UW Major: Astrophysics and Physics
Age: 29 | Tucson, Arizona
Postdoctoral Research Associate, Lunar and Planetary Laboratory, University of Arizona
When humans launch the first crewed expedition to Mars, there’s a chance planetary scientist Ali Bramson has found them a friendly spot to land.
From a laboratory in
Arizona, Bramson studies some of our solar system’s most frozen frontiers:
ice, lava flows, and glaciers on Mars; ice on the moons of Uranus; and cryovolcanic eruptions (with lava that consists of water and ice rather than molten rock) on the dwarf planet Ceres.
Bramson found her calling for the interdisciplinary nature of planetary science during her time at UW–Madison. In addition to her degrees, she earned a certificate in computer science, which she has found very useful in her career. Participating in summer undergraduate research programs and attending scientific conferences also provided giant leaps toward achieving her dream to explore space. “I fully realized my passion for planets, especially characterizing their surfaces using data from spacecraft missions — robots in space!” Bramson says.
In 2015, Bramson’s
work attracted the world’s attention with a most intriguing find. Using images
collected by NASA spacecraft, Bramson’s research team zoomed in on an area in
Arcadia Planitia, a flat, icy region in Mars’s northern reaches where craters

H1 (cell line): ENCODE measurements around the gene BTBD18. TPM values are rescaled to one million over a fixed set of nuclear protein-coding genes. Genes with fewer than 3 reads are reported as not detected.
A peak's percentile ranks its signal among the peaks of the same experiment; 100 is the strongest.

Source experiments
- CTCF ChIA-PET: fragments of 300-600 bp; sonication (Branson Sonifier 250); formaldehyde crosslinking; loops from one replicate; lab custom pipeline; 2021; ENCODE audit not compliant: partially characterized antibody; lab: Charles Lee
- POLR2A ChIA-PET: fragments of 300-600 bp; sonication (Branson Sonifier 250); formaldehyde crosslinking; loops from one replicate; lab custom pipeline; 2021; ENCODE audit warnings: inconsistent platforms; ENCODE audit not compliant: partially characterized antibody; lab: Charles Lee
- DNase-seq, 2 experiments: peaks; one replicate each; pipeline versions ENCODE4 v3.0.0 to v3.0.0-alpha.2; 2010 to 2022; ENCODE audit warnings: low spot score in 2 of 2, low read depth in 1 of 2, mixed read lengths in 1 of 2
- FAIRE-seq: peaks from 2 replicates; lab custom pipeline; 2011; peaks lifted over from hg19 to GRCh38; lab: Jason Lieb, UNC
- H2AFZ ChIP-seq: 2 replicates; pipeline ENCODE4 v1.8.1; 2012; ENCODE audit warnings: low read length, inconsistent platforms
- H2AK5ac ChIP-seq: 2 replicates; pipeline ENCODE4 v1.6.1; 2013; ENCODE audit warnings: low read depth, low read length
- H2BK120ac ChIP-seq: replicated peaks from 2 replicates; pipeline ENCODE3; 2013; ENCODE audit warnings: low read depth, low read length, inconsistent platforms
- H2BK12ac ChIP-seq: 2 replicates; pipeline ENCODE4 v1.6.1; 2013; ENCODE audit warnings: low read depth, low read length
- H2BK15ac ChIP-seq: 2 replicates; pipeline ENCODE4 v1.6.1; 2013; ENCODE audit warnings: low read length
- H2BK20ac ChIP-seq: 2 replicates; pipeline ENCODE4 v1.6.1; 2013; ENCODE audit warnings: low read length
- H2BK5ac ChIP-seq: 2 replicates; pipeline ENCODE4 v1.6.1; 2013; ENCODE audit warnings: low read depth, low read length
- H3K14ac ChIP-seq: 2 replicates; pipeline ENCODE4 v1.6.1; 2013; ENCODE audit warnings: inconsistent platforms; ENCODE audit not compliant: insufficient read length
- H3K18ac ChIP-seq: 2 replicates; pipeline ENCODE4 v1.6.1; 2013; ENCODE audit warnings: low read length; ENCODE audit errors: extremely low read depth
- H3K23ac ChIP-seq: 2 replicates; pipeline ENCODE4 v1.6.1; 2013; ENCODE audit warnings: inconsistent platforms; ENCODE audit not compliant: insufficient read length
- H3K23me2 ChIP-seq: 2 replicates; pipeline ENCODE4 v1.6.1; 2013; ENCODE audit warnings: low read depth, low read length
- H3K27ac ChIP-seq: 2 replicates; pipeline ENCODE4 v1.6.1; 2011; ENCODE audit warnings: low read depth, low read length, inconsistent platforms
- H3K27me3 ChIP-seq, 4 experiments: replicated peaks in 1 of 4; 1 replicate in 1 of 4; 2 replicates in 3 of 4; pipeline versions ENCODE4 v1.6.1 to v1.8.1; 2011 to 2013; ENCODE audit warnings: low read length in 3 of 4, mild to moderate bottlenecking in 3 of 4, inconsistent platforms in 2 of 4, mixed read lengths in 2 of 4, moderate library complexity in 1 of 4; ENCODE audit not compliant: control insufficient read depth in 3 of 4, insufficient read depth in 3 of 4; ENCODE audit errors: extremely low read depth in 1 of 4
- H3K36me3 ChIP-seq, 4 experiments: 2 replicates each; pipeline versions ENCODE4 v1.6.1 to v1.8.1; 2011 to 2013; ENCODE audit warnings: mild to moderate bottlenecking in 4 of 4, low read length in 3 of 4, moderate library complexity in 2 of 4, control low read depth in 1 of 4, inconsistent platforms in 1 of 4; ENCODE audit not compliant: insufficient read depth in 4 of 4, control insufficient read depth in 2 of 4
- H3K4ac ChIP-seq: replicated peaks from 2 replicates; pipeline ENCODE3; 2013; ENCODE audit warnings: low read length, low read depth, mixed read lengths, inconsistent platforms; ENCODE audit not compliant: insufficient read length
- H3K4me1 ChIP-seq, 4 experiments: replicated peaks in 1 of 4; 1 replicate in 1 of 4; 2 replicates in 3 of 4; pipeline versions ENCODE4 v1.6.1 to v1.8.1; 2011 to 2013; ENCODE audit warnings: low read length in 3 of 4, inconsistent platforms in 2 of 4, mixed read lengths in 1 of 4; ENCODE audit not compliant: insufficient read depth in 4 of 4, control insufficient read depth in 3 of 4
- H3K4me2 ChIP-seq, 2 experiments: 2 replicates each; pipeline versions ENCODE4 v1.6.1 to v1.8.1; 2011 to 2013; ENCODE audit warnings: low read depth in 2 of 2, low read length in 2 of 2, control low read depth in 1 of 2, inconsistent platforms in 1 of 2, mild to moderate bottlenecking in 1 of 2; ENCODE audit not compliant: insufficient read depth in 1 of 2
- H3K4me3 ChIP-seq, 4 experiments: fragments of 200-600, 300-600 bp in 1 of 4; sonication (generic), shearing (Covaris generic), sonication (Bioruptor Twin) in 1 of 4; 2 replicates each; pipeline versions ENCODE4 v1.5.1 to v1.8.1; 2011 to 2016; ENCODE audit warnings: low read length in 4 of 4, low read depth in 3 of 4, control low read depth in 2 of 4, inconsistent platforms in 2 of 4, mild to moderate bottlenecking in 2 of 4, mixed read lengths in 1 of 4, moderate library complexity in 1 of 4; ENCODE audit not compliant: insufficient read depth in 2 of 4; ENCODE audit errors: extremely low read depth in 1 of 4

are common. But they found one crater with peculiar terracing that showed
layers below the surface.
The big find? The
crater had formed due to a meteorite impact into one of the red planet’s most
massive ice sheets: 130 feet thick, it covers an area as big as California and
Texas combined. Sites like this are potential locations where Mars-bound
astronauts could start their exploration, since the availability
of frozen water may be crucial to their survival.
Bramson, a proud alumna, refers to the location as “Badger Crater,” although it hasn’t been officially named yet.
Through her ongoing planetary research using spacecraft radar, Bramson works with colleagues to broaden what Earthlings know about the climate of Mars. Most importantly, she wants to tell you all about it.
“While my research on other planets doesn’t necessarily directly affect people’s day-to-day life, I apply the Wisconsin Idea by speaking about my science,” Bramson says. “If I learn something new about the universe but don’t convey that information to anyone, then what was the point?”
Photo courtesy of Ali Bramson